• Merry and Pippin at the Breaking of the Fellowship: Merry and Pippin I’ll have more to say about later too, because they were mostly not improved; but there’s an important exception. When Boromir tries to take the Ring, Frodo decides he must leave the Fellowship and go to Mordor alone (as it turns out, of course, Sam comes with him). In the book, at this point, Merry and Pippin run about like headless chickens yelling “Frodo! Frodo!” and walk smack into the arms of a troop of Saruman’s orcs. Whereas in the movie they see Frodo heading for the boats, then spot the orcs, and deliberately and bravely get themselves captured to save him.

Stuff Where the Book was Good but it Wouldn’t have Worked in Film

  • Most of the Early Stuff: Years pass after Bilbo goes off to Rivendell and before Gandalf arrives wanting to do the fire-test on the Ring. Then when Frodo leaves the Shire, he first pretends that he’s just moving to Buckland where his mother’s family, the Brandybucks, live, and he even buys a house there (Buckland is too flat and wet for hobbit-holes). Sam, Merry, and Pippin and another hobbit called Fredegar Bolger help him move and then reveal that they know his plan; Fredegar stays on at Frodo’s new house to keep up appearances, and has a narrow escape from the Nazgûl, while Merry and Pippin come along with Frodo and Sam. On page, this all makes sense – Bilbo’s sudden disappearance is still the talk of the Shire after all that time, whereas Frodo needs his departure to go unnoticed. In a movie it would be fiddly and rather boring to watch. Same, I think, goes for Bill Ferny and the other suspicious characters in the inn at Bree.
  • Tom Bombadil: Tom Bombadil’s part in the story is important enough to remark upon separately from the other early material. For those who know only the movies, Tom Bombadil is an ancient, immortal being who lives somewhere between the Shire and Bree. In appearance he’s a man with a long beard and big yellow boots, who seems to be not much bigger than a hobbit. He seems to have tremendous supernatural power: the Ring has no effect on him (it doesn’t make him invisible and he can see Frodo with it on) and he can banish evil ghosts just by telling them to leave, but he can’t, or won’t, leave his own little valley. Oh, and he speaks all in blank verse. In the book he’s what first gives you the sense of deep time and history in this world, that there are things older and stranger than Sauron and his rings – if you haven’t explored further than The Lord of the Rings, Sauron is himself a servant of the evil god Morgoth, who has been banished to the Abyss or some such. On screen it would not remotely have had that effect; it would just have been a surreal little interlude, like the aliens in Monty Python’s Life of Brian, except that surreal little interludes enhance Monty Python, where they would spoil The Lord of the Rings. Some of Tom Bombadil’s lines, when he rescues Merry and Pippin from a malevolent animate willow tree, went to Treebeard in the Extended Edition DVDs.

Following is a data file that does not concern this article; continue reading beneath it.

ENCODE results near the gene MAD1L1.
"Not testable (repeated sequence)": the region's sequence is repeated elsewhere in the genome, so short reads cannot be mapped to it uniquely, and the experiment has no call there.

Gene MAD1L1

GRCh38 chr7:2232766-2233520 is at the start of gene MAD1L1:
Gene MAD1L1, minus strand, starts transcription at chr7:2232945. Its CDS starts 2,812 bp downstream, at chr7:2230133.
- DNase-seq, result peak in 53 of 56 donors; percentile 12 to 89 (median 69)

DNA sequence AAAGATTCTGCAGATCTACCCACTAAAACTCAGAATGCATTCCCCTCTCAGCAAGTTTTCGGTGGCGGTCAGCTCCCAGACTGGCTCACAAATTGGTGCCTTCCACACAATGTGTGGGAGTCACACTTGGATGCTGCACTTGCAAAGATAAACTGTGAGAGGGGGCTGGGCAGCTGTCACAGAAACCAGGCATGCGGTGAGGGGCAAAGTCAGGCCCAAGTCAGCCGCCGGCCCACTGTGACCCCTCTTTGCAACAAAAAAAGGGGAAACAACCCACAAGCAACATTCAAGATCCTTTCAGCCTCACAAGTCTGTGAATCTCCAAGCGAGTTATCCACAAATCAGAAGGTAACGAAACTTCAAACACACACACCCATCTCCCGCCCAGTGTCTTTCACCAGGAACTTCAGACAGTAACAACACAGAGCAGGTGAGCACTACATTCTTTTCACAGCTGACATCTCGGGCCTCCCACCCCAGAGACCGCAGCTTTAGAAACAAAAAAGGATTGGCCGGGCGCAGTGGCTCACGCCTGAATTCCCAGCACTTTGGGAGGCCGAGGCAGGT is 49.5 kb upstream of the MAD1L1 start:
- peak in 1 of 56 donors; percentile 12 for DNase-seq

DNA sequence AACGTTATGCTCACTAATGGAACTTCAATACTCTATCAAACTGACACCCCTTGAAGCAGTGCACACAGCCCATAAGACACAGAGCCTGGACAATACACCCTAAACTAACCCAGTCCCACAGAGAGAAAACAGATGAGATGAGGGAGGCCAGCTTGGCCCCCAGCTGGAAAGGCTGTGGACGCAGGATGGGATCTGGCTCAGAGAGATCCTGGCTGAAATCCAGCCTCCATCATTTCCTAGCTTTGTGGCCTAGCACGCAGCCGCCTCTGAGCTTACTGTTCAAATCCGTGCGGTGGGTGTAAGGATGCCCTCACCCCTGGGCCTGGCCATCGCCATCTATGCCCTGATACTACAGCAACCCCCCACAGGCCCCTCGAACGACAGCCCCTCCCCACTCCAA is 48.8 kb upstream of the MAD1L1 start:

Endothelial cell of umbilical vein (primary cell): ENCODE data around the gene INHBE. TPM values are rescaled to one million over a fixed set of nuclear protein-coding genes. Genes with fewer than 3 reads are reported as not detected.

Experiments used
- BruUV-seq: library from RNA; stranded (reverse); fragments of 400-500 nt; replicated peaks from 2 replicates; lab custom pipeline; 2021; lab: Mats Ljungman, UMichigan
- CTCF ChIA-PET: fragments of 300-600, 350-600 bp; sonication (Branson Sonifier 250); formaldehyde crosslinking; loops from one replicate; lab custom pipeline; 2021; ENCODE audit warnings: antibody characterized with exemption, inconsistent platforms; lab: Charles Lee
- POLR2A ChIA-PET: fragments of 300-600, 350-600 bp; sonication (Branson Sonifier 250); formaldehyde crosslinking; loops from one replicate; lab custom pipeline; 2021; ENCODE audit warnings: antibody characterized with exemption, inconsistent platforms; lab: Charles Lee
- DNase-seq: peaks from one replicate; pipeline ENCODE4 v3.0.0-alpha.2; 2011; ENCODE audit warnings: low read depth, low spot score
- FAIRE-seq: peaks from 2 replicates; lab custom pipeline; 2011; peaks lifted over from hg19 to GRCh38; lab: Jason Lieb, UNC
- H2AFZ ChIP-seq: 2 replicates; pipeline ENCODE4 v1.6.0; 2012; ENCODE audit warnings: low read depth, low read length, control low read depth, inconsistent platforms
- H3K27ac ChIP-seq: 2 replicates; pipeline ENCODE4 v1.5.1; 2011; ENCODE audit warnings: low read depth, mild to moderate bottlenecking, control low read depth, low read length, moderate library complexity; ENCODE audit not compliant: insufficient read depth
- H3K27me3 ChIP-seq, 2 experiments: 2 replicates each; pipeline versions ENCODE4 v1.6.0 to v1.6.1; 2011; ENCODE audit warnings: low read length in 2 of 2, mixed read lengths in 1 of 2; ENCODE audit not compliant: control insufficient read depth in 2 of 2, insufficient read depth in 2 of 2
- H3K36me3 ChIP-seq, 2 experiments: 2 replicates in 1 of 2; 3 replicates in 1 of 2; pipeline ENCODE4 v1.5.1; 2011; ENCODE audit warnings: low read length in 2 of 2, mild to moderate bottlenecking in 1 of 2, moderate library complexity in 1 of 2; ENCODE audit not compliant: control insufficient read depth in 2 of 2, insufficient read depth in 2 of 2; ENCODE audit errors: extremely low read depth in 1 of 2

• Faramir: Or, at least, Faramir in the Extended Edition. Faramir in the book is largely an exposition-monkey. Much of the back-history in the Appendices first entered the manuscripts via Faramir’s mouth. Tolkien cut him back severely, but even so, he talks about Númenor and ancient Gondor and the Elves and what not a lot. Which, in context and in print, is fine; the point we readers get from it is that Faramir understands better than probably any other mortal (except Aragorn, obviously) just what kind of forces Frodo is dealing with. Yet another thing that wouldn’t have worked on screen. But without that, Faramir’s immediate acceptance of Frodo’s quest, given that Faramir’s job is to kill anybody who seems to be taking information about Gondor to Mordor, would have seemed beyond absurd. Jackson got the balance right in the Extended Edition, letting Faramir be sympathetic but suspicious, and only slowly convinced that Frodo is doing the right thing. The theatrical version, which cut out a lot of the sympathetic side of him, was less satisfactory.